01 December 2002
The Lancet Neurology
Volume 1, Number 8
Thomas S May
An innovative technique, which could lead to a cure for paralysis caused by spinal-cord injury (SCI) within the next 3–7 years, has been developed by scientists at the Mayo Medical School in Rochester, Minnesota (USA). “We have assembled a team of leading neurobiologists, tissue engineers, polymer chemists, neurosurgeons, and orthopaedic surgeons committed to work on this project and make it succeed”, dean Anthony Windebank told The Lancet Neurology.
Lead researcher Jonathan Friedman and colleagues have used a novel biodegradable polymer implant to bridge a 3 mm gap in the rat spinal cord. The poly-lactic-co-glycolic acid (PLGA) implant functions both as a scaffold to support axon growth across the gap and as a conduit for the delivery of agents that promote axon regeneration.
“We have demonstrated robust axon growth through the implant in the transected rat spinal-cord model”, said Friedman, who presented the findings at the 127th annual meeting of the American Neurological Association in New York City (NY, USA; Oct 13–16). “Functional studies are ongoing”, he added, “but based on our preliminary data, we feel that ultimately there is significant promise for the direct application of such an implant into the human spinal cord following injury, such that motor and sensory neurologic function might be effectively restored in patients who have suffered SCI”.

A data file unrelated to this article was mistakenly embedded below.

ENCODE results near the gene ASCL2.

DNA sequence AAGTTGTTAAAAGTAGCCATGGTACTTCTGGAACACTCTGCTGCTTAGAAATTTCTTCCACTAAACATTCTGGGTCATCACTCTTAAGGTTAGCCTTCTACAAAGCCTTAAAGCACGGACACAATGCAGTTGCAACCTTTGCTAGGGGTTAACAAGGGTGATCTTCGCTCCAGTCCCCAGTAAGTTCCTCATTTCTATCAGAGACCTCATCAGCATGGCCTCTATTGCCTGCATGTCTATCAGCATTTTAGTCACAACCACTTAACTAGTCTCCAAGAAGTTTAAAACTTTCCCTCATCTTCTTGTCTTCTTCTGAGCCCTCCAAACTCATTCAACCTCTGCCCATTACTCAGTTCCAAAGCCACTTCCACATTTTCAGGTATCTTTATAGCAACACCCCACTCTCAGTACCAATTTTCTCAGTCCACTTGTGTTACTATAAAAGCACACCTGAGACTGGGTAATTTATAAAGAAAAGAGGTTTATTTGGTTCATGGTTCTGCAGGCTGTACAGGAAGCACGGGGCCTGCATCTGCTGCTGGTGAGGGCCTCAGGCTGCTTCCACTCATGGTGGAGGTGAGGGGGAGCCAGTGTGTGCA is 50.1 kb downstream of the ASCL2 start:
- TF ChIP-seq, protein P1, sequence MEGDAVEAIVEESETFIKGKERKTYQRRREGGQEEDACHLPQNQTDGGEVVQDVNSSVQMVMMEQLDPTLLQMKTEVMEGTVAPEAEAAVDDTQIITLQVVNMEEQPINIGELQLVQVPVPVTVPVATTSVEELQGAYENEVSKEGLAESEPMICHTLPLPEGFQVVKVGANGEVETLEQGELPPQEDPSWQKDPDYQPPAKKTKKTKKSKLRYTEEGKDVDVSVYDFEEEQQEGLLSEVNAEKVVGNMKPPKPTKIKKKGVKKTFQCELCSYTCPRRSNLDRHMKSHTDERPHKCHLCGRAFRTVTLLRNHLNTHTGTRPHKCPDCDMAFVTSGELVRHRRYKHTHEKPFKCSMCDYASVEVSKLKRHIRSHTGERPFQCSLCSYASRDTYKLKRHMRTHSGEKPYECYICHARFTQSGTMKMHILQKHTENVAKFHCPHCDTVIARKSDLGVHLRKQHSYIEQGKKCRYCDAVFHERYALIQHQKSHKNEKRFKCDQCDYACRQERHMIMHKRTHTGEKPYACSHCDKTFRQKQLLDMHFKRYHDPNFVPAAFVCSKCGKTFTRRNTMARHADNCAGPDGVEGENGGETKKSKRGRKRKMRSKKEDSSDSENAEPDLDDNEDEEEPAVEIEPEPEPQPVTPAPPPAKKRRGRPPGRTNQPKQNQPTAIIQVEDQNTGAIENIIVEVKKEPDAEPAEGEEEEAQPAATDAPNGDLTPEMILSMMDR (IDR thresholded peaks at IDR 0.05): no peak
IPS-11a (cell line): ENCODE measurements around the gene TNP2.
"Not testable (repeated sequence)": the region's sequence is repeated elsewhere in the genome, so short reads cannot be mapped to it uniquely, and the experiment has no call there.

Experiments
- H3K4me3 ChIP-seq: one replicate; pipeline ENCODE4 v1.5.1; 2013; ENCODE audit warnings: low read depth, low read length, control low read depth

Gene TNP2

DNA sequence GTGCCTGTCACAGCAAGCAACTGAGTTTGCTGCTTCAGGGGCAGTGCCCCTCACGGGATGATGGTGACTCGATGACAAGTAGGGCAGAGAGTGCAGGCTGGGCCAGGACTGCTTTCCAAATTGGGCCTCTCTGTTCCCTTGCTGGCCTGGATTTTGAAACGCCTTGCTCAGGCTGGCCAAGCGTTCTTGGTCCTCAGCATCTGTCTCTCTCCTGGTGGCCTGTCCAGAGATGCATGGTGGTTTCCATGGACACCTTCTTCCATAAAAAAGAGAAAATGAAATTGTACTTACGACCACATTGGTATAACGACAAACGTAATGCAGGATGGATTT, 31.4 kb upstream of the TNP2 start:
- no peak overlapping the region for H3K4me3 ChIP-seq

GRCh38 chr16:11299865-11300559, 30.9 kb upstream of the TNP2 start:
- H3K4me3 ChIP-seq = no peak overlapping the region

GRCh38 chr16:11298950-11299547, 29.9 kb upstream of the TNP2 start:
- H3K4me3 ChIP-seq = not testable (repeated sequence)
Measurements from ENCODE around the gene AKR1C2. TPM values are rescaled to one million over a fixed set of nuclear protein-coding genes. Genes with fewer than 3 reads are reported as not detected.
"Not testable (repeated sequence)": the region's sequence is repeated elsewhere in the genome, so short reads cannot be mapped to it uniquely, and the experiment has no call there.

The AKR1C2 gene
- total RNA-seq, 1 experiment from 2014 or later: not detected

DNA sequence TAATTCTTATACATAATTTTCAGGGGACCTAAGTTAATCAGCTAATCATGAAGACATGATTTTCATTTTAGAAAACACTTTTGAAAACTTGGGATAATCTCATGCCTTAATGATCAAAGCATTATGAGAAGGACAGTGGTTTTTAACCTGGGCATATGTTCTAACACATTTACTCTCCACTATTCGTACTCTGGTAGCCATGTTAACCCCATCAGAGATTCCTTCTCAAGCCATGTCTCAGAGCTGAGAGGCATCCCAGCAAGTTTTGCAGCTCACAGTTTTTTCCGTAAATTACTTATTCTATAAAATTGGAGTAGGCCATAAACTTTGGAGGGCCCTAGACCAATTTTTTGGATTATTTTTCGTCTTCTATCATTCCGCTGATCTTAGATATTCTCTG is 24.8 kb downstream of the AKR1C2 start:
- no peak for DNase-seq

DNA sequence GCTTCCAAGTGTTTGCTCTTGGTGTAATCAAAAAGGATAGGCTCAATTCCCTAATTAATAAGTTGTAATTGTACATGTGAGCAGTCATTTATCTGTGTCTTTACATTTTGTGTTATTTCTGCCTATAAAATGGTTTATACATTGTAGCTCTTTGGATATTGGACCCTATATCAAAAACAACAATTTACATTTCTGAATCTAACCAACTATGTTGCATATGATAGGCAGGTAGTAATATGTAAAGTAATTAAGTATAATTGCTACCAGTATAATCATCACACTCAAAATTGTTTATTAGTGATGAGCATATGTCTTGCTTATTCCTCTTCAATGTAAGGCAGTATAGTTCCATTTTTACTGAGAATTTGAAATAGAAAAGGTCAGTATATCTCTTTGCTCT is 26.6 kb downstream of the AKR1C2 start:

In order to optimise the cellular environment inside the conduit, the researchers populated the graft with Schwann cells isolated from the sciatic nerves of 3-day-old rats. The implant was also used to deliver chondroitinase ABC, an enzyme that degrades proteoglycans, which are thought to play a key role in the inhibitory local response to SCI.
The researchers report that 3 months after implantation, animals with the polymer grafts (seeded with Schwann cells) did “slightly better” than controls on the Basso, Beattie, and Bresnahan scale, which is used to measure functional performance. Furthermore, the animals with implants did not experience any more adverse events, such as infections, than animals in the control group.
According to Michael Fehlings (University of Toronto, ON, Canada), successful
regenerative approaches to treat SCI will require a combination of strategies.
This work is an important step forward, he says, because it combines cellular
therapy with bio-implantable tubes. “The implantable tubes have the advantage
of providing a conduit to direct growth and for the delivery of small molecules
to facilitate nerve cell repair and regeneration”, Fehlings said.
© Copyright 2002, The Lancet Neurology